Forrester: Developing an enterprise risk assessment template

Despite skeptics, an enterprise risk assessment template is worth investing in. Forrester’s Chris McClean explains why and how to get started.

In order to build a successful enterprise risk management practice, one must effectively navigate organizational politics, manage long-term projects, and gain widespread organizational support. However, the true art and science of risk management lies in the methods chosen to measure risk. Because you can’t manage what you can’t measure, risk management collapses without high-quality measurement.

Despite the proven success of risk measurement efforts in organizations all over the world, skepticism persists – even among the world’s largest companies and top consulting firms – as to whether formal risk management programs are worth the time and resources they require. This skepticism usually relates to common misconceptions about the risk management process: It’s all subjective, it’s overly complicated, and it’s a lot of effort to confirm what is already common knowledge. 

To gain much needed support from your colleagues, it must be understood that risk measurement is not just based on subjective estimates, but can be supported by facts and data without being overly complicated. It’s also necessary to explain that even in successful, knowledgeable organizations, good risk management processes will always uncover useful information and perspectives beyond what is already known.

In order to design an effective risk management process, it is important to stay flexible and make sure your plans are compatible with business goals. An enterprise risk assessment methodology must reflect the specific resources, requirements and maturity level of different parts of the organization, while still meshing together at a high level, so each risk domain can be compared across the business. In fact, the biggest challenge in risk analysis is often building a measurement model that is practical enough to enable broad organizational participation, while still providing enough sophisticated information to support better executive-level decision making.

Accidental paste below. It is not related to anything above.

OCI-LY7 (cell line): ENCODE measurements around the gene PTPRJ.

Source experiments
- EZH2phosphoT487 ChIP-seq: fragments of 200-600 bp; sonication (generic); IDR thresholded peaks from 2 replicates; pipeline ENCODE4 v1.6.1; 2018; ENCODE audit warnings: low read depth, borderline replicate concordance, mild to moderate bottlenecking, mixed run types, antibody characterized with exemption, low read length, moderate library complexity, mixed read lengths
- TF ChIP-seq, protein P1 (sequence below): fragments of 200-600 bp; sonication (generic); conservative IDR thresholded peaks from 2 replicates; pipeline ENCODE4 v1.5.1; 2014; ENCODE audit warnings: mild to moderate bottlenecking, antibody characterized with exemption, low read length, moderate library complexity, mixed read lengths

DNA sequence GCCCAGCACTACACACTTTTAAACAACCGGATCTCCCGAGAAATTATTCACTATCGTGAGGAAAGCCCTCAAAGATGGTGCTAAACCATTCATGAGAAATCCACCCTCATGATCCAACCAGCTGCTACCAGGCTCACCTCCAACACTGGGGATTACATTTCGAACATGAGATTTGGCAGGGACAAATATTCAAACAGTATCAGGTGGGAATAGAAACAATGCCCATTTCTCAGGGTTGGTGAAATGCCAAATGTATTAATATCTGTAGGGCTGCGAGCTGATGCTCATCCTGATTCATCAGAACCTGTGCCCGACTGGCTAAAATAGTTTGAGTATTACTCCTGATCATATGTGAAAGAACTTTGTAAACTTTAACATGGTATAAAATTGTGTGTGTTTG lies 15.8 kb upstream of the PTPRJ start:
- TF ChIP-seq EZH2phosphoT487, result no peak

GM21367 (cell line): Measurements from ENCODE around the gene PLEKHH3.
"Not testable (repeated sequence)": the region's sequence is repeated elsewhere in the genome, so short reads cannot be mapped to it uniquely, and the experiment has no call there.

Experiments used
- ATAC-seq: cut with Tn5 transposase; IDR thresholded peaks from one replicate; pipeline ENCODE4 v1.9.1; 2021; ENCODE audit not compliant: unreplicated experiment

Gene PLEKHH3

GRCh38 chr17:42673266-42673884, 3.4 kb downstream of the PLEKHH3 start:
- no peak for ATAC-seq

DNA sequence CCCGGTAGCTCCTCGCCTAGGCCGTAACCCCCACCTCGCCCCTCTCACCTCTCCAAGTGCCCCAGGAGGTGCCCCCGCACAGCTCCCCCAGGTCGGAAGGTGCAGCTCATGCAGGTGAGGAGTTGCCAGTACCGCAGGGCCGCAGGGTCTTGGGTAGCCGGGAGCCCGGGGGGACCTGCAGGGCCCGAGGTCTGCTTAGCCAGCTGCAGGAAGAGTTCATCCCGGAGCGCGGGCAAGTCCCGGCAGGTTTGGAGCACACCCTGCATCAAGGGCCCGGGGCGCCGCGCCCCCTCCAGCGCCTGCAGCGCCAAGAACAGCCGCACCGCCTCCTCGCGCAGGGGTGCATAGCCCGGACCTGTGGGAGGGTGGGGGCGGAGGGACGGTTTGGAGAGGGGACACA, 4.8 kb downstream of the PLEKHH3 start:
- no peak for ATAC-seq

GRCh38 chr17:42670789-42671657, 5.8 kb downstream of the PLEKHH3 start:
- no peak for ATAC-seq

The type of information and the level of detail by which you measure risks will depend greatly on available resources and the information needs of your key stakeholders. Factors that may be considered when analyzing risk and formulating your own enterprise risk assessment template include the following:

  • Risk impact - A risk’s impact is the effect it will have on the asset, process, objective or other target listed in the risk identification phase. A risk may be defined as having a single impact, such as financial loss, or a number of impacts, which may include operational, regulatory or strategic.
  • Risk likelihood - You may use probability to measure likelihood, giving a score of 1 to an event that is certain to occur and a 0 to an event that will likely never occur. Risk likelihood may also be measured as the number of times the risk event is expected to occur within a certain period, or simply judged using a scale of high, medium or low.